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Table 2 Effect modifications by gender, age and occupation for the prospective associations between occupational factors and the incidence of poor SRH among the study sample of 15,971 employees

From: Prospective associations between psychosocial work factors and self-reported health: study of effect modification by gender, age, and occupation using the national French working conditions survey data

  RR 95% CI p-value for interaction
Significant effect modifications by gender1
Job insecurity      0.019
Men 1.41 1.16 1.73  
Women 1.03 0.87 1.23  
Significant effect modifications by age (years)2
Temporary employment      0.002
< 30 0.67 0.45 1.01  
[30–40] 1.73 1.18 2.55  
[40–50] 1.23 0.82 1.85  
≥50 0.77 0.53 1.12  
Significant effect modifications by occupation3
High changes at work      0.039
Managers - professionals 1.52 1.15 2.01  
Associate professionals - technicians 1.07 0.87 1.33  
Clerks - service workers 1.60 1.33 1.93  
Blue-collar workers 1.26 0.98 1.61  
Shift work      0.006
Managers - professionals 0.12 0.03 0.48  
Associate professionals - technicians 1.07 0.75 1.54  
Clerks - service workers 1.19 0.87 1.64  
Blue-collar workers 0.79 0.60 1.04  
Biomechanical exposure      0.017
Managers - professionals 1.05 0.75 1.46  
Associate professionals - technicians 1.05 0.86 1.28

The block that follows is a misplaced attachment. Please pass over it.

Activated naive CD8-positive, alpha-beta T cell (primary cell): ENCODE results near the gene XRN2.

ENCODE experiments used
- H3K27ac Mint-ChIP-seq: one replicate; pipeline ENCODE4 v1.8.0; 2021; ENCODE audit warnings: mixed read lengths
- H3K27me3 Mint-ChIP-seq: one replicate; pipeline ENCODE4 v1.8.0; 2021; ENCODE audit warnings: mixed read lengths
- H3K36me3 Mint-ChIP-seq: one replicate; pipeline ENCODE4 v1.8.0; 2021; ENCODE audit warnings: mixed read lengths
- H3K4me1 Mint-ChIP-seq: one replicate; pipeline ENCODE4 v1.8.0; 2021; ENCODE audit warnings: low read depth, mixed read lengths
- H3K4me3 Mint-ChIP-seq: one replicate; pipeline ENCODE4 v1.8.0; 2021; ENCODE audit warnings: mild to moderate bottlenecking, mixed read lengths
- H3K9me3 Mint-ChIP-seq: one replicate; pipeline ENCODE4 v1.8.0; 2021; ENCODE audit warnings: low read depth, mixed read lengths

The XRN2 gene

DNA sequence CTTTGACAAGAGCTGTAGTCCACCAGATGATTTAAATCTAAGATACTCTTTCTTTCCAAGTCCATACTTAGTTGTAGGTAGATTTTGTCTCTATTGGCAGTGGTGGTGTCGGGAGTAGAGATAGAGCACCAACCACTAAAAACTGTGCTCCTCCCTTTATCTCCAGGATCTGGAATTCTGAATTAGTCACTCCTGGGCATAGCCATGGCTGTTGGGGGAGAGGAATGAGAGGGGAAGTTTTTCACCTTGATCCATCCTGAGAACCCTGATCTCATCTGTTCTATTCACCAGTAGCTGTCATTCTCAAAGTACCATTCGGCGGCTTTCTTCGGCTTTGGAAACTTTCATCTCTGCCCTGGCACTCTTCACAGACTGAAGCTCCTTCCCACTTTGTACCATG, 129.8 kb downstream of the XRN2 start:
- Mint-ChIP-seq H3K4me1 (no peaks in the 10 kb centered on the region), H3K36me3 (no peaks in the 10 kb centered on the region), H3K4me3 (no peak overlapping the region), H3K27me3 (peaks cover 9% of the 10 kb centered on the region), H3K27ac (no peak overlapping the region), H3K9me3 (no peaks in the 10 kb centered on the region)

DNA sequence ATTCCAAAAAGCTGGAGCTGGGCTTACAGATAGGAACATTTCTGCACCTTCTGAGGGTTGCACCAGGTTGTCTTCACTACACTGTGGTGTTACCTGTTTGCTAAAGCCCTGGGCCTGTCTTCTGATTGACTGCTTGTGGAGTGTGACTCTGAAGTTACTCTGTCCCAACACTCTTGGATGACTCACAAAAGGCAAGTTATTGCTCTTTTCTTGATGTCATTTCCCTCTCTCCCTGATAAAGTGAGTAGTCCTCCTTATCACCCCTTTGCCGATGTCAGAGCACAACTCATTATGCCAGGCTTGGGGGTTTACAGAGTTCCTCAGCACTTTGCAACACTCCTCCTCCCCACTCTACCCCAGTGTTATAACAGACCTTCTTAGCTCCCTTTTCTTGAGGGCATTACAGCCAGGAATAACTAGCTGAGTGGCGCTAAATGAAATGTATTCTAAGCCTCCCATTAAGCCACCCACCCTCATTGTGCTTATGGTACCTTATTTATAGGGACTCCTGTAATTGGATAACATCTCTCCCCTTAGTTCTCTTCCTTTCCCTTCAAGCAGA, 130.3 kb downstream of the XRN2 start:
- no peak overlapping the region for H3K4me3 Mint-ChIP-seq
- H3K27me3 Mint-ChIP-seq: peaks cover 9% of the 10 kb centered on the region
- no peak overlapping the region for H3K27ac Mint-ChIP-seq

Clerks - service workers 1.50 1.23 1.83  
Blue-collar workers 1.81 1.25 2.62  
Toxic/dangerous products      0.018
Managers - professionals 0.95 0.64 1.42  
Associate professionals - technicians 1.03 0.84 1.27  
Clerks - service workers 1.40 1.13 1.72  
Blue-collar workers 0.83 0.64 1.06  
  1. RR incidence rate ratio, CI confidence interval
  2. Each occupational factor was studied separately using discrete time Poisson regression models and weighted data
  3. 1Adjusted for age, marital status, life events, and occupation
  4. 2Adjusted for gender, marital status, life events, and occupation
  5. 3Adjusted for gender, age, marital status, and life events
  6. p > 0.05 after correction for multiple testing (FDR)
  7. 84 tests were done, 4 or 5 would be significant at 5% even if the null hypotheses were true, and 6 were found to be significant (before correction for multiple testing, FDR, and 0 after correction)